The new dreadpunk series I’m writing, The Londo Chronicles, is sometimes mistakenly labeled “Steampunk,” (Even by me so I can catch people searching for the right era but maybe the wrong kind of story.) How does dreadpunk* differ from steampunk? In a lot of ways, actually. Here are five differences.
- Gothic vs Technologic. Steampunk is based on technology, contraptions and magic. Think hot-air balloons, dirigibles, steam locomotives, new-fangled weaponry and ways to incorporate the new weaponry into a person’s wardrobe. Dreadpunk, on the other hand, is based on horror and gothic motifs. Think cloak and dagger, Jack-the-Ripper, back-alley surgeons and creatures of the night. In The Londo Chronicles, I’ve even thrown in some dystopian themes for good measure. (An overbearing oligarchy, curfews, ration cards, and restrictive social mores.) Hey, when I go dark, I go REALLY dark…
- Different moods. When I think of dreadpunk, I think Bram Stoker and Dracula. Old mansions. Carriages. Comings and goings at night. Fog, mist, rats and most of all, a mysterious adversary that threatens the hero and heroine. Pretty serious stuff. For steampunk, I think of Jules Verne and Twenty Thousand Leagues Under the Sea. Jules had a knack for describing a future world that in many ways has come to pass. His books were full of new-fangled machines and forward-thinking protagonists who weren’t afraid to go where no man had gone before. Inventions, banter, wisecracks and lots of derring do. Steampunk goes a step farther than Jules Verne by adding in a feisty heroine who can swear and wear trousers if she chooses to. Good Gottfried! My dreadpunk heroine would be thrown into prison if she uttered a single swearword or wore anything other than a black dress.
- Ornate vs Practical Clothing. Dreadpunk style is based on Edwardian fashion, and is full of rich fabric and a penchant for elaborate detail. For those lucky enough to afford it in The Londo Chronicles, dreadpunk fashion is all about style: velvet and netting, metal studs and satin stripes, diamond pins, shining hats and lots of feathers. No dreadpunk hero worth his salt would get his hands dirty fixing a steampunk machine. No sir. Gloves at all times, citizen. (Here’s a Pinterest board that shows the kind of clothing my characters wear.) Like dreadpunk clothing, steampunk duds are based on Victorian/Edwardian fashion, but have a more practical bent, with accessories such as goggles, scarves, watch fobs, guns in ornate holsters, lots of leather, sturdy footwear and anything with gears attached.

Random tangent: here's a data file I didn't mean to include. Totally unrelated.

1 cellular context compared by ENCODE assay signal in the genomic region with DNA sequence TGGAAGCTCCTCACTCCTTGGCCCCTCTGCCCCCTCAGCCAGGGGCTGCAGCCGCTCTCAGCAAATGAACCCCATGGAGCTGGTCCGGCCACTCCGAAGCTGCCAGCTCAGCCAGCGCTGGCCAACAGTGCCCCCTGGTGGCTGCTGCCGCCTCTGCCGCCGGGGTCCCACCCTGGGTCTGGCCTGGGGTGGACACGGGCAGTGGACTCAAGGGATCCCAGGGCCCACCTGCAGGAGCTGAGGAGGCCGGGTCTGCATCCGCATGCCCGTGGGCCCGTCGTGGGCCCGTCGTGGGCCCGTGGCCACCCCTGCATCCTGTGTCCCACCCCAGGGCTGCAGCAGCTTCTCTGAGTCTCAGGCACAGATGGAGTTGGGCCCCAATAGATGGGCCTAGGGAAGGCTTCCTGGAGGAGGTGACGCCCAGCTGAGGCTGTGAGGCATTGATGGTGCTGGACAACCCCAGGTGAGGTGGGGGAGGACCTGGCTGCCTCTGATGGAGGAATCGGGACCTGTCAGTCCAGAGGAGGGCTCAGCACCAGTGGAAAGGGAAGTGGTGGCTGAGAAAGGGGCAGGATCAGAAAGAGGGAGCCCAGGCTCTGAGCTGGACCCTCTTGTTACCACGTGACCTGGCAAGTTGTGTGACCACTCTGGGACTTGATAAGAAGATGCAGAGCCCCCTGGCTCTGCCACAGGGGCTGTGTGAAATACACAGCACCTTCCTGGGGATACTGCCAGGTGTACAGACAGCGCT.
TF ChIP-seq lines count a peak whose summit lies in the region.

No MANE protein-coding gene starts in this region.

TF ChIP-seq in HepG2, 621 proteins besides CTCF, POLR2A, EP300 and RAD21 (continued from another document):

- Social Status vs the Individual. There are some things a dreadpunk character won’t do. Violate etiquette for one. (Unless you are a feisty heroine.) Buck the system for another. (Unless you are a feisty heroine.) Or venture out alone at night (Unless you are a feisty and desperate heroine.) A dreadpunk heroine would rather pin an adversary to the wall with a jeweled dagger than fly after a villain in a hot-air balloon. In comparison, a steampunk heroine would use anything in her kit to rescue her lover or invent something ingenious to do the job. If she has to wear trousers and swear, she’s not bothered at all. She’s an independent miss who speaks her mind and expects to be part of the action.
- Mystery Plot vs Adventure Plot. Dreadpunk is about unknown horrors in dark alleys and cellars. Steampunk is about flying a dirigible to France to save Jean Valjean. There is always an element of adventure in steampunk literature. In dreadpunk, the tale involves a dark menace—especially one that prowls around London—that must be stopped.
Although I love technology and women who aren’t afraid of trousers, I love the gothic novel more. Most of my books contain some element of gothic in them. The dark mysteries of life and the eerie what-ifs are what make my writer heart tick. So it’s dreadpunk for me. Hammer Production films. Bram Stoker’s Dracula. The Strange Case of Dr. Jekyll and Mr. Hyde. Even The Haunting of Hill House. I’m thrilled to discover that what I’ve been writing for decades finally has an official name! Dreadpunk.
*Dreadpunk is a term recently coined by Derek Tatum as a way to help spotlight modern (and modern-ish) expressions of Gothic horror and unite fans. Find out more at Dreadpunk.com or @terrorbygaslight.